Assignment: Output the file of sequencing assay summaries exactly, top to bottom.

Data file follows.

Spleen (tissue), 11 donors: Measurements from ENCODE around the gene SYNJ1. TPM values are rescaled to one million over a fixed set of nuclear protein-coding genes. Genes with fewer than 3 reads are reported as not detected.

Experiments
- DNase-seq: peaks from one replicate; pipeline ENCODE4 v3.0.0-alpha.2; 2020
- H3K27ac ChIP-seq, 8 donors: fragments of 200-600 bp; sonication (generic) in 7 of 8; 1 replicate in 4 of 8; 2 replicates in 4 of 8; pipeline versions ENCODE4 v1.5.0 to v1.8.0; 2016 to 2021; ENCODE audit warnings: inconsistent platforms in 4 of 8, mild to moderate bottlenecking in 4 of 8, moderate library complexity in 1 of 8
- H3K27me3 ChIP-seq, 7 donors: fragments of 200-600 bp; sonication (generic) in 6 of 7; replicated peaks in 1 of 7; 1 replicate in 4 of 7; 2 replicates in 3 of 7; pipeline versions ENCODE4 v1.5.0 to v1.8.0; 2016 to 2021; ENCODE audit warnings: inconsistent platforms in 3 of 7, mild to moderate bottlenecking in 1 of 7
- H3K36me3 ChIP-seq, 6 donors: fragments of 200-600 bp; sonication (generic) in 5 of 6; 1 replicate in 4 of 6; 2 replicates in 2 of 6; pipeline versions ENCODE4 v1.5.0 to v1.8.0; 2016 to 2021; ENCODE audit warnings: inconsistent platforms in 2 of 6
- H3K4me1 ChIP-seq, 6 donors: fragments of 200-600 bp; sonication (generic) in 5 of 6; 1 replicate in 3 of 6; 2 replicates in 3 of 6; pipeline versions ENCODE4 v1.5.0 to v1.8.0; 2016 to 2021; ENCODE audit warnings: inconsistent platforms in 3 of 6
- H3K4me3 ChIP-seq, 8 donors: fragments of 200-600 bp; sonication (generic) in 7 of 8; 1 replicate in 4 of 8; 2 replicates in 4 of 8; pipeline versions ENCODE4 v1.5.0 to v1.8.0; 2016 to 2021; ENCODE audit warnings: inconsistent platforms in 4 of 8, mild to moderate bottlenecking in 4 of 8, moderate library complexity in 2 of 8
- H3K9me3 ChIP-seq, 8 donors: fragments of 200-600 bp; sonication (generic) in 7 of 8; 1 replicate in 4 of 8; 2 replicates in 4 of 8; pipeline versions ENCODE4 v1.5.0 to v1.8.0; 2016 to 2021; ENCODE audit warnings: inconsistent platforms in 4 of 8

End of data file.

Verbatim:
Spleen (tissue), 11 donors: Measurements from ENCODE around the gene SYNJ1. TPM values are rescaled to one million over a fixed set of nuclear protein-coding genes. Genes with fewer than 3 reads are reported as not detected.

Experiments
- DNase-seq: peaks from one replicate; pipeline ENCODE4 v3.0.0-alpha.2; 2020
- H3K27ac ChIP-seq, 8 donors: fragments of 200-600 bp; sonication (generic) in 7 of 8; 1 replicate in 4 of 8; 2 replicates in 4 of 8; pipeline versions ENCODE4 v1.5.0 to v1.8.0; 2016 to 2021; ENCODE audit warnings: inconsistent platforms in 4 of 8, mild to moderate bottlenecking in 4 of 8, moderate library complexity in 1 of 8
- H3K27me3 ChIP-seq, 7 donors: fragments of 200-600 bp; sonication (generic) in 6 of 7; replicated peaks in 1 of 7; 1 replicate in 4 of 7; 2 replicates in 3 of 7; pipeline versions ENCODE4 v1.5.0 to v1.8.0; 2016 to 2021; ENCODE audit warnings: inconsistent platforms in 3 of 7, mild to moderate bottlenecking in 1 of 7
- H3K36me3 ChIP-seq, 6 donors: fragments of 200-600 bp; sonication (generic) in 5 of 6; 1 replicate in 4 of 6; 2 replicates in 2 of 6; pipeline versions ENCODE4 v1.5.0 to v1.8.0; 2016 to 2021; ENCODE audit warnings: inconsistent platforms in 2 of 6
- H3K4me1 ChIP-seq, 6 donors: fragments of 200-600 bp; sonication (generic) in 5 of 6; 1 replicate in 3 of 6; 2 replicates in 3 of 6; pipeline versions ENCODE4 v1.5.0 to v1.8.0; 2016 to 2021; ENCODE audit warnings: inconsistent platforms in 3 of 6
- H3K4me3 ChIP-seq, 8 donors: fragments of 200-600 bp; sonication (generic) in 7 of 8; 1 replicate in 4 of 8; 2 replicates in 4 of 8; pipeline versions ENCODE4 v1.5.0 to v1.8.0; 2016 to 2021; ENCODE audit warnings: inconsistent platforms in 4 of 8, mild to moderate bottlenecking in 4 of 8, moderate library complexity in 2 of 8
- H3K9me3 ChIP-seq, 8 donors: fragments of 200-600 bp; sonication (generic) in 7 of 8; 1 replicate in 4 of 8; 2 replicates in 4 of 8; pipeline versions ENCODE4 v1.5.0 to v1.8.0; 2016 to 2021; ENCODE audit warnings: inconsistent platforms in 4 of 8